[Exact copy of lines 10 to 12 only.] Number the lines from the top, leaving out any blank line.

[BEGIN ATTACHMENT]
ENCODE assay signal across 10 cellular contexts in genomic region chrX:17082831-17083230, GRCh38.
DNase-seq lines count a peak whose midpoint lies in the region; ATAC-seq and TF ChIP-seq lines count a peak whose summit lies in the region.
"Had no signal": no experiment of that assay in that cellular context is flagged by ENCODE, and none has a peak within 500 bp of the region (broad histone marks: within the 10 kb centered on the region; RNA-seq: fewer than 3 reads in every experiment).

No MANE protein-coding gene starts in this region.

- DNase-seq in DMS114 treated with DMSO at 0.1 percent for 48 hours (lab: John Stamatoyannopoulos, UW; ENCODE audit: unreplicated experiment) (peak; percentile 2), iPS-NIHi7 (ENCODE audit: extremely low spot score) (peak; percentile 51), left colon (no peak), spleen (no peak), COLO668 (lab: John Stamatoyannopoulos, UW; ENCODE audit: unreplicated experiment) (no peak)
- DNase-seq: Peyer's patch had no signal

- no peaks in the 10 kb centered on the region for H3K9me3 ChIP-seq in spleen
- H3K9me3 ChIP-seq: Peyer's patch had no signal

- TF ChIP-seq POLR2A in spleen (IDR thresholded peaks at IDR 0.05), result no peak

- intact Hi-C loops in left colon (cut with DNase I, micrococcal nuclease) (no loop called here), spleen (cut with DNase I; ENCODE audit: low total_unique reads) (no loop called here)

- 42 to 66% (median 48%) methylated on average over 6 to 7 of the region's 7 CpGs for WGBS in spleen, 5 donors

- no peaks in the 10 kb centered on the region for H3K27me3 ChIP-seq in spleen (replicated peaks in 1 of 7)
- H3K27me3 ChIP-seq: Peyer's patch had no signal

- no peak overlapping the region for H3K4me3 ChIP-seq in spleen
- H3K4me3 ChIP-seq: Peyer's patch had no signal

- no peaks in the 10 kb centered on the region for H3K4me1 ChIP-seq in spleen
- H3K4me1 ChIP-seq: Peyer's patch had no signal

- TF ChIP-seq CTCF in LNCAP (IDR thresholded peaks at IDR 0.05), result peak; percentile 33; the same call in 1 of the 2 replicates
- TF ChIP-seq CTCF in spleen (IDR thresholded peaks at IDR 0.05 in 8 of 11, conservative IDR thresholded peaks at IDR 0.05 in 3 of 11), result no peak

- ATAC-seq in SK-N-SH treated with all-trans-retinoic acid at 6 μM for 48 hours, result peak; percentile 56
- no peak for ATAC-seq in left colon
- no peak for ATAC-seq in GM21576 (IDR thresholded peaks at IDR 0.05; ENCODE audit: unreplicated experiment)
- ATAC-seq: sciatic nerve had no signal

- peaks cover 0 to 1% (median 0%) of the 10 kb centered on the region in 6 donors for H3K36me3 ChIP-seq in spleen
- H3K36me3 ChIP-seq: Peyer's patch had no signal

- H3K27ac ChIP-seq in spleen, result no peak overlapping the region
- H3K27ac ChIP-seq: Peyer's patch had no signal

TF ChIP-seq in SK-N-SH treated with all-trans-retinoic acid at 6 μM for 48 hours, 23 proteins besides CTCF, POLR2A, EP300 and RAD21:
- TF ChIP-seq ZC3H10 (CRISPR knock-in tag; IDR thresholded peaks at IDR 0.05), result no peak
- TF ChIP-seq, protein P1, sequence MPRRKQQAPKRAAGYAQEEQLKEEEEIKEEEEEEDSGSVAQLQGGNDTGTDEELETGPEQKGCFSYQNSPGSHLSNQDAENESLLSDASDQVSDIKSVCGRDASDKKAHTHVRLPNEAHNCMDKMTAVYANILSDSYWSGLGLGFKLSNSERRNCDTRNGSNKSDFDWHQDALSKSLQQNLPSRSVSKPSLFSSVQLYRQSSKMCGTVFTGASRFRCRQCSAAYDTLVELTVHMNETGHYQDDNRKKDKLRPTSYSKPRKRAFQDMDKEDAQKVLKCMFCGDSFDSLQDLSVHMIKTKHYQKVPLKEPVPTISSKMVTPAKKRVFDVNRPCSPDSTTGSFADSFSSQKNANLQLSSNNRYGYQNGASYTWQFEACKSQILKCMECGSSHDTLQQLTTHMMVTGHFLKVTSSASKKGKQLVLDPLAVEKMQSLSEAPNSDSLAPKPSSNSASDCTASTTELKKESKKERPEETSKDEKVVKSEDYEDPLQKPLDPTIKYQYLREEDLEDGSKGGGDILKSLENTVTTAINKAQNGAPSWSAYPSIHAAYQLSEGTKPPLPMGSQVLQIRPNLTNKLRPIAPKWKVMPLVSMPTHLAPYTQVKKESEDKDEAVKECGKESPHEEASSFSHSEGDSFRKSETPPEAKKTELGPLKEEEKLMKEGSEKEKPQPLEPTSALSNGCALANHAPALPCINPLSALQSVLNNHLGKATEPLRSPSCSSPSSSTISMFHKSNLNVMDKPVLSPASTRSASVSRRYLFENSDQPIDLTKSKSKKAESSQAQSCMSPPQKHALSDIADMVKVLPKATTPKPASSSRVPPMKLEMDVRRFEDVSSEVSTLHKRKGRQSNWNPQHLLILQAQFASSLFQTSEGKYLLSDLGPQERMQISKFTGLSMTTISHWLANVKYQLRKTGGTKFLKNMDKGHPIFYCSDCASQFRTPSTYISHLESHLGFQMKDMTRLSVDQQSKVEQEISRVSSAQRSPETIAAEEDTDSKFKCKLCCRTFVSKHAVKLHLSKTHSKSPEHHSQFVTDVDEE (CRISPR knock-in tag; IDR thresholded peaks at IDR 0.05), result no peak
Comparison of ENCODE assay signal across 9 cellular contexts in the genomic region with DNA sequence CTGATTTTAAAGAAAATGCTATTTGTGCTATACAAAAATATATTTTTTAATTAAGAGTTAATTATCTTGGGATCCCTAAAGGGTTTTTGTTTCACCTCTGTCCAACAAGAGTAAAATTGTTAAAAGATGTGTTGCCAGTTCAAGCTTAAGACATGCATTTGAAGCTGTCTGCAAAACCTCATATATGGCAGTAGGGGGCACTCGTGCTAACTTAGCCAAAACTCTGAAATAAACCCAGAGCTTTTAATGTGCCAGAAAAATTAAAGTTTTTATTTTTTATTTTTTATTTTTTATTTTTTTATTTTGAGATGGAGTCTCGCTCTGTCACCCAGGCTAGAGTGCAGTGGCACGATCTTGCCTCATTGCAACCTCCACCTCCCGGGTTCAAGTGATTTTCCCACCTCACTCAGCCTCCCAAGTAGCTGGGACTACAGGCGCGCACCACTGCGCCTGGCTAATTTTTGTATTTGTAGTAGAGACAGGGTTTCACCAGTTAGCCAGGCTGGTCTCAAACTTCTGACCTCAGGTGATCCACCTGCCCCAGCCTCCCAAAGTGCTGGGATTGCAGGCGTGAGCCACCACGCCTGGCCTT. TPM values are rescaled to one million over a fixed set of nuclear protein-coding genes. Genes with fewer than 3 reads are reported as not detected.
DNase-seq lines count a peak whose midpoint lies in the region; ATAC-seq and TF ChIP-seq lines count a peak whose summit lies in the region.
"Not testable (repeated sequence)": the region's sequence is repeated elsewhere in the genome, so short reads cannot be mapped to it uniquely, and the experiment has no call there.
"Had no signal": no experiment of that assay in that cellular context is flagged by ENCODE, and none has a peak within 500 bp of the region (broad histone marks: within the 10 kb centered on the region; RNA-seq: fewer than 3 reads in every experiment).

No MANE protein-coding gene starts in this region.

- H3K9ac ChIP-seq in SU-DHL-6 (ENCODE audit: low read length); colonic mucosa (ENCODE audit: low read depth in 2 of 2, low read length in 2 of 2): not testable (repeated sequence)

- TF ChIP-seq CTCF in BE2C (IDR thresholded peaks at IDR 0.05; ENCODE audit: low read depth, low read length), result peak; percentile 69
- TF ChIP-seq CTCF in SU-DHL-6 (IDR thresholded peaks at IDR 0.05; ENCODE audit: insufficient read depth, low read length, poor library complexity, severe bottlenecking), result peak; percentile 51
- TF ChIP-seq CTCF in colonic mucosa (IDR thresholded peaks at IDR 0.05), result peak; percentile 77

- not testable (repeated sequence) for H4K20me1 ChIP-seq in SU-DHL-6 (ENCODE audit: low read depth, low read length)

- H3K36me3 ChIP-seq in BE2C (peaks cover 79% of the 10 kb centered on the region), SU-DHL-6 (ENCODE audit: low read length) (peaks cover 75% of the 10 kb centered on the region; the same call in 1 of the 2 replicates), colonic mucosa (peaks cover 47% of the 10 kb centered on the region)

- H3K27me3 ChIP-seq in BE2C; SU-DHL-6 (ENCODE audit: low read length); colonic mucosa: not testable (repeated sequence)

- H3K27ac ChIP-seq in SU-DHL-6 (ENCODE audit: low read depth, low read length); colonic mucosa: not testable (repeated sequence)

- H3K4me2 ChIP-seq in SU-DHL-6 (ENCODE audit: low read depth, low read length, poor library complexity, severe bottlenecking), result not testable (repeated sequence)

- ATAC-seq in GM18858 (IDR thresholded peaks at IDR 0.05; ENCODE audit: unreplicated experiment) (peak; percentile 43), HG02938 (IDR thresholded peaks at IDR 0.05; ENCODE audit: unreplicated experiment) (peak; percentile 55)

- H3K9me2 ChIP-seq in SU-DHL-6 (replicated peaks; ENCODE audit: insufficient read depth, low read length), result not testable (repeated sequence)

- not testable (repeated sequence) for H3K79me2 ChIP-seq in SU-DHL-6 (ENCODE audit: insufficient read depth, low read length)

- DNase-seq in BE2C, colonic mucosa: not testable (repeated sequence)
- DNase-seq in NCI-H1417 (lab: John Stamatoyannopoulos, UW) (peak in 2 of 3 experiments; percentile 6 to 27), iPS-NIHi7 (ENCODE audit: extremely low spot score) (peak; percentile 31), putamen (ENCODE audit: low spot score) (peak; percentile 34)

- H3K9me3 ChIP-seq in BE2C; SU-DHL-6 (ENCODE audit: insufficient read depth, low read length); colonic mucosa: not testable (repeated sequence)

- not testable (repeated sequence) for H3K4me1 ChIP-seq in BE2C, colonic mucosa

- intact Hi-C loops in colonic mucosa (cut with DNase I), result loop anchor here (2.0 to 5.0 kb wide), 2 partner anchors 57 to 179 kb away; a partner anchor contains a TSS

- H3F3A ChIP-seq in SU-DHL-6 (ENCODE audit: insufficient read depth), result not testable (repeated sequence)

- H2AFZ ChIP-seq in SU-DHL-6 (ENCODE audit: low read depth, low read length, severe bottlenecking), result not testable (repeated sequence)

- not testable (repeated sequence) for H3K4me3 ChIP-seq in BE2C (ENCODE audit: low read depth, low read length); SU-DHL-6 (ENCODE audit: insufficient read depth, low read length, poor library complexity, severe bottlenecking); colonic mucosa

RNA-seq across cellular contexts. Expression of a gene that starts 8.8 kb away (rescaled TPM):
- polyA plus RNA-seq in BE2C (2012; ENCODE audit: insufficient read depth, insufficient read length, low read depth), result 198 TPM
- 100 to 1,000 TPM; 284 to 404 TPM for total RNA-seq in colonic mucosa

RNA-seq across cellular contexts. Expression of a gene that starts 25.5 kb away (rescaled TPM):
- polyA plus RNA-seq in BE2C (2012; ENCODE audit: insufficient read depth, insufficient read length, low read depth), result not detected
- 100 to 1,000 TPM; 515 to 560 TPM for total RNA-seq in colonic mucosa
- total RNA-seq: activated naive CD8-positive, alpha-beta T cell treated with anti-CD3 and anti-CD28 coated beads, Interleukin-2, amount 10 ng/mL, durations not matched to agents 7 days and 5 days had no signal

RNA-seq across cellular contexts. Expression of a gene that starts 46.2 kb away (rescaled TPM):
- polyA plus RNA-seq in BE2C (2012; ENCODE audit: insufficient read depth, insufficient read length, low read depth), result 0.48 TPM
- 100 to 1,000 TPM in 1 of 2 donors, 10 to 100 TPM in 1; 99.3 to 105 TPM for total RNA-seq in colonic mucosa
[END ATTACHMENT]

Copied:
- intact Hi-C loops in left colon (cut with DNase I, micrococcal nuclease) (no loop called here), spleen (cut with DNase I; ENCODE audit: low total_unique reads) (no loop called here)

- 42 to 66% (median 48%) methylated on average over 6 to 7 of the region's 7 CpGs for WGBS in spleen, 5 donors

- no peaks in the 10 kb centered on the region for H3K27me3 ChIP-seq in spleen (replicated peaks in 1 of 7)